The neon is a chemical element with atomic number 10 and symbol Ne. It is a noble, colorless, practically inert gas, present in traces in the air, but very abundant in the universe, which provides a characteristic reddish tone in the light of the fluorescent lamps in which it is used.


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  • 1 History
  • 2 Main features
  • 3 Applications
  • 4 Abundance and obtaining
  • 5 Compounds
  • 6 Isotopes
  • 7 Related Links
  • 8 Reference
  • 9 Sources


Neon (from the Greek νεος new and -on, ending in noble gas names) was discovered by William Ramsay and Morris Travers in 1898.

Main features

It is the second lightest noble gas, and has a cooling power, per unit volume, 40 times that of liquid helium and three times that of liquid hydrogen. In most applications the use of liquid neon is cheaper than helium.


The red-orange tone of the light emitted by neon tubes is widely used for advertising indicators, others of different color are also called neon tubes that actually contain different gases. Other uses of neon that can be mentioned are: High voltage indicators.

  • Television tubes.
  • Together with helium it is used to obtain a type of laser.
  • Liquefied neon is marketed as a cryogenic refrigerant.

Abundance and obtaining

Neon is usually in the form of a monatomic gas. The earth’s atmosphere contains 15.4 ppm and is obtained by subcooling the air and distilling the resulting cryogenic liquid.


Even though neon is inert for practical purposes, a compound with fluorine has been obtained in the laboratory. It is not clear whether this or some other different neon compound exists in nature, but some evidence suggests that this may be the case. Ne +, (NeAr) +, (NeH) + and (HeNe +) ions have been observed in optical and mass spectrometric investigations. Furthermore, neon is known to form an unstable hydrate.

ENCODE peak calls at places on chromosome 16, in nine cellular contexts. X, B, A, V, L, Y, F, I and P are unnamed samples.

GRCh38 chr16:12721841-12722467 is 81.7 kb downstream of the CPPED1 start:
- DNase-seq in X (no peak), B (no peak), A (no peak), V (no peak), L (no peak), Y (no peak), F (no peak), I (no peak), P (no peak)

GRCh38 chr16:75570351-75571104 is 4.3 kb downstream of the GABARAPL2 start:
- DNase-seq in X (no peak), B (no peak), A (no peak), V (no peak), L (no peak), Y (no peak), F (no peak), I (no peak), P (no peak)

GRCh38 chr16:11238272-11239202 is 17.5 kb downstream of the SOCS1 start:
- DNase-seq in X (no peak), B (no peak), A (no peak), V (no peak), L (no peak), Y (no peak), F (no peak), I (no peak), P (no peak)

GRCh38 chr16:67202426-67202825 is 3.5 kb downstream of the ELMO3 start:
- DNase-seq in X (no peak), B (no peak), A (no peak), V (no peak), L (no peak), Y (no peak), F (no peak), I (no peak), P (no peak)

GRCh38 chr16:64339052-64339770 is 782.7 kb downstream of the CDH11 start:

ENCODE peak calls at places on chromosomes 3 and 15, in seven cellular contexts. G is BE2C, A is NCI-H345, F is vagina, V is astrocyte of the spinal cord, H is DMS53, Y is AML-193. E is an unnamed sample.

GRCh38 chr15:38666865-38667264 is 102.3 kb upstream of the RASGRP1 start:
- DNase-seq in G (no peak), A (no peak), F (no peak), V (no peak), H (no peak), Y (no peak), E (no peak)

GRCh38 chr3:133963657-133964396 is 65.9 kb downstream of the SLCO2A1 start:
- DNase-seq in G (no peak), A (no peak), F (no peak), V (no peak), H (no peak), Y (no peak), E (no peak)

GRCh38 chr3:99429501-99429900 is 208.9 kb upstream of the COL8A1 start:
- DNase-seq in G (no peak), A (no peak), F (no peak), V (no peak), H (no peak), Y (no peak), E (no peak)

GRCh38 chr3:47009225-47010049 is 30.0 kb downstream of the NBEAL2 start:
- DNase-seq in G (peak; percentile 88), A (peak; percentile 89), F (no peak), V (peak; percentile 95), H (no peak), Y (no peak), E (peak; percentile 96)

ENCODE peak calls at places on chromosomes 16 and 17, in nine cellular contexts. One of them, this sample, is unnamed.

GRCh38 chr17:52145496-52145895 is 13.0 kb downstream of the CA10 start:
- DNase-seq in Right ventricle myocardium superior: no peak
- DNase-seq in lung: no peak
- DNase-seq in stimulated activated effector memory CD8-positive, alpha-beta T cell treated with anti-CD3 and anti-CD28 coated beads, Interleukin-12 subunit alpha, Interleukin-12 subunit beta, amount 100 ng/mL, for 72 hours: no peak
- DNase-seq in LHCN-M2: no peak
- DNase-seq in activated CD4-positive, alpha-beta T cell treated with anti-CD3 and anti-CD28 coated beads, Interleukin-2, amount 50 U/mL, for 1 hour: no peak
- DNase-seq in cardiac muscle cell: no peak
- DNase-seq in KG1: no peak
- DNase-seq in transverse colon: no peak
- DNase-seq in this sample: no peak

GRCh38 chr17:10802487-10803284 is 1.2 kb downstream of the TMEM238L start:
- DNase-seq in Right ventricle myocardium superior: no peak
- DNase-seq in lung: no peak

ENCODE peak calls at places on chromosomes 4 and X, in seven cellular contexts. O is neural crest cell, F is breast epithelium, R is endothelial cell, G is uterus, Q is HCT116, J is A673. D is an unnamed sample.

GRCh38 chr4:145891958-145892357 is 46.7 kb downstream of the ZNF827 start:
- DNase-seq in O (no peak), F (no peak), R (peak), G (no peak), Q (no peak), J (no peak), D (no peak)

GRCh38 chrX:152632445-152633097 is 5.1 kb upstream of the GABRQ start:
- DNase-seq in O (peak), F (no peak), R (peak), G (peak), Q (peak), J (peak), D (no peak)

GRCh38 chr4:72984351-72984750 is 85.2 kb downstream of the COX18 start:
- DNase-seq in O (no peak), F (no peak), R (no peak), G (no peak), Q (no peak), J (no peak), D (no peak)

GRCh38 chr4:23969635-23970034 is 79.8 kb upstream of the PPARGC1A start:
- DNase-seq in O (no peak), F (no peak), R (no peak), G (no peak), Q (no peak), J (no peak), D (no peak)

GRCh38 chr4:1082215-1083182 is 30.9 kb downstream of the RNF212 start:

There are three stable isotopes, Ne-20 (90.48%), Ne-21 (0.27%) and Ne-22 (9.25%). Ne-21 and Ne-22 are obtained mainly by neutron emission, and α-decay of Mg-24 and Mg-25 respectively, and their variations are well known, but not those of Ne-20 on which there are still discrepancies. Alpha particles come from the decay chains of uranium while neutrons are produced mostly by secondary reactions of α particles. As a result of these reactions, in rocks rich in uranium, such as granites, it has been observed that the Ne-20 / Ne-22 ratio tends to decrease while the Ne-21 / Ne-22 ratio increases. Analysis carried out on rocks exposed to cosmic rays have shown the generation of Ne-21 from nuclei of Mg, Na, Si and Al, suggesting that it is possible, analyzing the percentages of the three isotopes, date the exposure time of the surface rocks and meteorites. Similar to xenon, neon in volcanic gas samples is enriched for Ne-20 as well as cosmogenic Ne-21. Likewise, high amounts of Ne-20 have been found in diamonds, which leads us to think about the existence of solar neon reservoirs on earth.


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